Gretchen Reynolds in The New York Times:
Adding a little dark chocolate to a training diet may effortlessly improve endurance performance, according to a new study of sports nutrition. The findings provide ammunition both for athletes looking for an edge and those hoping for an excuse to indulge. For some time, dark chocolate has been touted as a relatively healthy treat, with studies showing that small amounts may have benefits for the heart and brain. Most of this research has focused on the role of a substance called epicatechin, a plant nutrient found in cocoa. Dark chocolate is generally rich in epicatechin, though levels vary, depending on how the sweet was produced. Levels of epicatechin tend to be much lower in milk chocolate, which contains little cocoa, and white chocolate contains little or none of the nutrient.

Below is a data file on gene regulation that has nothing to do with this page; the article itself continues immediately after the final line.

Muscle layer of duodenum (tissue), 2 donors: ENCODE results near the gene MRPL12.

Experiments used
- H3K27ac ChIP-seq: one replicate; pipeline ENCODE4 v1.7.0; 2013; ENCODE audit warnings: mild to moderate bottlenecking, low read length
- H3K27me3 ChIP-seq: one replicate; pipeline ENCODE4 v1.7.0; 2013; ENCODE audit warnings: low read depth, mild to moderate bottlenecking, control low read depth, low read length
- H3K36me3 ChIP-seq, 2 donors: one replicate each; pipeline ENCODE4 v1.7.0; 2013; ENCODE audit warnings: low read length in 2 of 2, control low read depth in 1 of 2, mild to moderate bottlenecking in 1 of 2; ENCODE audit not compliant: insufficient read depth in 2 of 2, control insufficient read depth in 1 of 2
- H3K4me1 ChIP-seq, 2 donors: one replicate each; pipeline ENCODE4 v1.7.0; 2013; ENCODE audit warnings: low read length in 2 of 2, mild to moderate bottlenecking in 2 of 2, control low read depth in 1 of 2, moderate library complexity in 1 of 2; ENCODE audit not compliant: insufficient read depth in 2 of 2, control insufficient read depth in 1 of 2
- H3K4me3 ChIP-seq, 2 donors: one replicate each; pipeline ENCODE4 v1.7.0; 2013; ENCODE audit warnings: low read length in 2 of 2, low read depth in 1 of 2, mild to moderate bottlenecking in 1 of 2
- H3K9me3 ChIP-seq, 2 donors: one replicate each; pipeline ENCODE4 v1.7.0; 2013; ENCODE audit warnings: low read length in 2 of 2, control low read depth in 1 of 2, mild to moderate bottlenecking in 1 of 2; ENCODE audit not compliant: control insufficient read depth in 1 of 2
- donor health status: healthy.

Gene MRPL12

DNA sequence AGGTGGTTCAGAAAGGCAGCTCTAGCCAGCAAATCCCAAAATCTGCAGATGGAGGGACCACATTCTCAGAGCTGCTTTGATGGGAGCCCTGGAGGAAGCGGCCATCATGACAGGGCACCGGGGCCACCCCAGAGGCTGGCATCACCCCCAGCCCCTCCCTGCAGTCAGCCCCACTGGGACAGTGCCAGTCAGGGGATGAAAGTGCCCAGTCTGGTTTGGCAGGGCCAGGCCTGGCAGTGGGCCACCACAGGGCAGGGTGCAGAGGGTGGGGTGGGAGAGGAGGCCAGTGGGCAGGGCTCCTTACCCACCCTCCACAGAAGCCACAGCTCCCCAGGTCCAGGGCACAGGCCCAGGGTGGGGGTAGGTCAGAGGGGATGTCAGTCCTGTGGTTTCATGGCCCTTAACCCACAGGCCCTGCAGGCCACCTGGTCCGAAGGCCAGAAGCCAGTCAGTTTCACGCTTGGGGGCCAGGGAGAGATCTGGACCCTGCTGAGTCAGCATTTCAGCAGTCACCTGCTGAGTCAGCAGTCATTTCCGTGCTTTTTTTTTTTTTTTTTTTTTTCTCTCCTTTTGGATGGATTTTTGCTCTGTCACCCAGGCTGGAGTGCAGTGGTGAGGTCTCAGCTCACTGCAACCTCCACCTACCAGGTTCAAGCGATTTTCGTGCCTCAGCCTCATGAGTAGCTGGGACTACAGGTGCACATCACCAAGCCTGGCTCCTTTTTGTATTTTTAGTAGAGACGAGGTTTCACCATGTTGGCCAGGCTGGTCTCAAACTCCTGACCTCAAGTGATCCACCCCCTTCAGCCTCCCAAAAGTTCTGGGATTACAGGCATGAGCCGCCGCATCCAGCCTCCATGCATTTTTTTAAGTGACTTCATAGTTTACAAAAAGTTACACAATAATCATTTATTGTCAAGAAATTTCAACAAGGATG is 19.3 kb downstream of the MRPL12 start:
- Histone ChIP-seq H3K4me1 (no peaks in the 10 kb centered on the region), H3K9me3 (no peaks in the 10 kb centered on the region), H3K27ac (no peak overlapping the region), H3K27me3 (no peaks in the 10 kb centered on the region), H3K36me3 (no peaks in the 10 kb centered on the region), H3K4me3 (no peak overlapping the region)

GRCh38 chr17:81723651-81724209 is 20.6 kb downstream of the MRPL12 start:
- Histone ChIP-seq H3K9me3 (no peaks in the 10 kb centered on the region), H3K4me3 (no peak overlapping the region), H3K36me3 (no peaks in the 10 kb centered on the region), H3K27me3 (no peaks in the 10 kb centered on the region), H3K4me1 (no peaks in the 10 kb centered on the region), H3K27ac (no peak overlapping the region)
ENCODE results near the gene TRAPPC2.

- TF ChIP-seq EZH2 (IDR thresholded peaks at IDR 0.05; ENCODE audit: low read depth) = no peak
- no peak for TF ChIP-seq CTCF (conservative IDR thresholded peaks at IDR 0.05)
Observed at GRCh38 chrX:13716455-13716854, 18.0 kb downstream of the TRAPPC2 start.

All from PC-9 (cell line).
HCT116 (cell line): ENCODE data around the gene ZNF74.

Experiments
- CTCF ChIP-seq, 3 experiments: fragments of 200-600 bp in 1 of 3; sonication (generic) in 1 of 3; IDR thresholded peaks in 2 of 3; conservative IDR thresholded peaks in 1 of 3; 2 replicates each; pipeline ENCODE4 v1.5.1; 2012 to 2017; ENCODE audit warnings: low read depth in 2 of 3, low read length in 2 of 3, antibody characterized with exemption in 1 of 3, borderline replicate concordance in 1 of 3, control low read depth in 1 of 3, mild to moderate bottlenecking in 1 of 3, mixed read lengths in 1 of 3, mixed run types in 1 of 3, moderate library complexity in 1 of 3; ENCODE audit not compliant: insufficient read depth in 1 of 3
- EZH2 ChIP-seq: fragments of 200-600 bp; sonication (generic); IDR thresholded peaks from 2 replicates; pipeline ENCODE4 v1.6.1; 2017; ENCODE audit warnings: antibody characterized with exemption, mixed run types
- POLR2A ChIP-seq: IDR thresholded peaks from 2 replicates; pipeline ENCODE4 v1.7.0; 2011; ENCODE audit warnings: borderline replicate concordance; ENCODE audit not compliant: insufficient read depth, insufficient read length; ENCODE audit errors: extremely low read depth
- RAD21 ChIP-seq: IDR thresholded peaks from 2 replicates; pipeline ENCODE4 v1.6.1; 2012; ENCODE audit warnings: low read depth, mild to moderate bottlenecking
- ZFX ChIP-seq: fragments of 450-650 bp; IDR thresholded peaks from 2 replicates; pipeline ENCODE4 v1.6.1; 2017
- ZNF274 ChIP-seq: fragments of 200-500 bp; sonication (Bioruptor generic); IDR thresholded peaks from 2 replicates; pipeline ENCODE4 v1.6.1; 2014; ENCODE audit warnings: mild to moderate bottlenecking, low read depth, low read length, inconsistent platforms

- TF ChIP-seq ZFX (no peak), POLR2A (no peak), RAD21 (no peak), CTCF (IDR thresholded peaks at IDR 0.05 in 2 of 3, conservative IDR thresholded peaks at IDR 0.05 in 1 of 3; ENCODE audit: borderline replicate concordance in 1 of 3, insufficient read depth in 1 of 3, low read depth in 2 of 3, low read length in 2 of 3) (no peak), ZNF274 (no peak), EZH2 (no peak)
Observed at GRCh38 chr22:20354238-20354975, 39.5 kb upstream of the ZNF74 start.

Epicatechin is known to prompt cells that line blood vessels to release extra nitric oxide, a substance that has multiple effects in the body. Nitric oxide slightly increases vasodilation, or a widening of the veins and arteries, improving blood flow and cardiac function. It also gooses muscle cells to take in more blood sugar, providing them with more energy, and it enhances the passage of oxygen into cells. Because of its many physiological effects, each of which can aid physical performance, athletes long have looked for ways to increase the amount of nitric oxide in their bloodstreams. Some down supplement pills, although the benefits of nitric oxide supplements are unproven. Others swallow beetroot juice, a beverage that contains a hefty dose of nitrates, which then break down in the body into nitric oxide and other substances. There are questions, however, about the safety of nitrates and also, as anyone who has tried beetroot juice will tell you, the palatability of a beverage that tastes distinctly like liquid dirt.